Beyond the annual review, performance management should include ongoing feedback, goal-setting, coaching, strengths-based development, and recognition and rewards – and managers must be held accountable for these outcomes. Learn how performance management can be integrated with strategic organizational goals, rewards and recognition programs, and development and succession plans. With the help of performance management systems and social technology, you can make performance management part of day-to-day leadership.
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As an HR leader, what keeps you up at night? Is it meeting your executives’ demands for a greater contribution to the company’s strategic vision? Is it the requests to cut operational costs while simultaneously increasing efficiency? ...Read more
Everyone loves a good spreadsheet. But if you have more than a few hundred employees, tracking performance, training, and succession with them is the stuff of nightmares. Spreadsheets and paper-based processes can’t give you deep, real-time ...Read more
A look at how and why JOEY Restaurant Group incorporated coaching into their organization (and what it's done for them).Read more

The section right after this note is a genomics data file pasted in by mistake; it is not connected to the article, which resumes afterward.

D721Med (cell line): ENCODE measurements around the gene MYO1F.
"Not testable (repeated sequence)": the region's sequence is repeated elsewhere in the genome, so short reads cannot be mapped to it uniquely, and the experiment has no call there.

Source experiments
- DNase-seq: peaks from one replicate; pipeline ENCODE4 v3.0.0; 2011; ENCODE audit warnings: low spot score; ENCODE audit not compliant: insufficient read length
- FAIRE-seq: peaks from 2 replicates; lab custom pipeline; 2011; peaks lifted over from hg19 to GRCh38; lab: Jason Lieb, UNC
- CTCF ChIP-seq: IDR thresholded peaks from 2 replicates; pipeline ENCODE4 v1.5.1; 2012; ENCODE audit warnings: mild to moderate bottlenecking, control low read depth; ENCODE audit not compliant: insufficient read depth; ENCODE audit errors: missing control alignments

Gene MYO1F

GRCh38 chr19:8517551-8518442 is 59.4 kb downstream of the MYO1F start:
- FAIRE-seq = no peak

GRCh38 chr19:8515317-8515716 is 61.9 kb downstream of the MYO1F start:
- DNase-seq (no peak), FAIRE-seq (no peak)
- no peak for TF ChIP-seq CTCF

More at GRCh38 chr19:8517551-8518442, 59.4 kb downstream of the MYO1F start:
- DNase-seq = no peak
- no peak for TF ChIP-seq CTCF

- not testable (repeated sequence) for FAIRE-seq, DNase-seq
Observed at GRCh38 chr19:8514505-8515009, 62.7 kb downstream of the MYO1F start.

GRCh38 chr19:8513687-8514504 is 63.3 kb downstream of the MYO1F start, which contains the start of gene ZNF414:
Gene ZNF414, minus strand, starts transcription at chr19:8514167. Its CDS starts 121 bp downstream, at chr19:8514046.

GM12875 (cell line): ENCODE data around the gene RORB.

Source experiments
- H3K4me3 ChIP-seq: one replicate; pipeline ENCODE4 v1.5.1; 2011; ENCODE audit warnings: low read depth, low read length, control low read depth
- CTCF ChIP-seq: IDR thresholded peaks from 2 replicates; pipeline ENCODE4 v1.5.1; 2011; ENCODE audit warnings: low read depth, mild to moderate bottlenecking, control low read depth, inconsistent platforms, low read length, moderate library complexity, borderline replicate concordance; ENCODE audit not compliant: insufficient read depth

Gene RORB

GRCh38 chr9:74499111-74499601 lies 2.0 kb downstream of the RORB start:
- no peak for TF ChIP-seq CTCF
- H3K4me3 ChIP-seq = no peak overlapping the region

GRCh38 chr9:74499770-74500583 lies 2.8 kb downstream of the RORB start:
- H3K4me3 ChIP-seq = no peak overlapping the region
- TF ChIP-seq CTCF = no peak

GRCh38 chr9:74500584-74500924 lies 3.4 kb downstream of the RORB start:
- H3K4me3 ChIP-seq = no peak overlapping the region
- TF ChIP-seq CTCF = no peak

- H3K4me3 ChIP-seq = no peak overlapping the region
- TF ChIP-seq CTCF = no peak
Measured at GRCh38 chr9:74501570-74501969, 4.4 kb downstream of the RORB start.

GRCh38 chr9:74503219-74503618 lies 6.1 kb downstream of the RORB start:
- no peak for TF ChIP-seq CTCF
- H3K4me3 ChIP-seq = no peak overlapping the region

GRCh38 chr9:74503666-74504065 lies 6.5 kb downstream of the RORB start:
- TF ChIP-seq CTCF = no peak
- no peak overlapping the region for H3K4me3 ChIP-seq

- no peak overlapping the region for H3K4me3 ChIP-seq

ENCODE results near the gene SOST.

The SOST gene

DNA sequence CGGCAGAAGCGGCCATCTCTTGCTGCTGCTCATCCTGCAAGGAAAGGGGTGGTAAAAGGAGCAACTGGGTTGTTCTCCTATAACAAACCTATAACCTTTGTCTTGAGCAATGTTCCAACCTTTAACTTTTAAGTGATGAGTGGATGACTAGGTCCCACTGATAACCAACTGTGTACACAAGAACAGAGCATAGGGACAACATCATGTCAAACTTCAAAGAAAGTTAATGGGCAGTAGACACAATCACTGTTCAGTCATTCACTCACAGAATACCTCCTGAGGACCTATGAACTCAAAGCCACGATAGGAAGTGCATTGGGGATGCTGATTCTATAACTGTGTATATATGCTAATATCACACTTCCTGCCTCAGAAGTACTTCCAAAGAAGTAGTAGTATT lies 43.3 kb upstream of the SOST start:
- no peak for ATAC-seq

Talent management vendors today are in flux. Mergers and acquisitions have uprooted key executives and demolished product teams. Most often, promised seamless integrations simply aren’t.
It’s more obvious by the day who’s ...Read more
This webcast will take a critical look at generational bias, recruitment strategies and talent management practices as she provides new insight and strategies for building a strong pipeline of women leaders.
Is it possible to utter the phrase 'Performance Review' without shuddering with dread? Why does this process evoke a similar response as dragging fingernails on a chalkboard? Attend this discussion to help hack performance management and brainstorm ways to make it more useful and less painful.
In recent discussions with classes of undergrad business school students, I posed the question, “How many of you aspire to a professional leadership role in business, government, or other organization?” In each case, 100% of the students answered in the affirmative. I didn’t say so at the time, but two divergent thoughts were crossing my mind, pretty much simultaneously:
The hardest part of changing a company’s direction is changing the attitudes and behaviors of its people. In this HCI Keynote video, Leslie Coyne, Director of GE’s Corporate Leadership Staff, discusses how this legendary academy ...Read more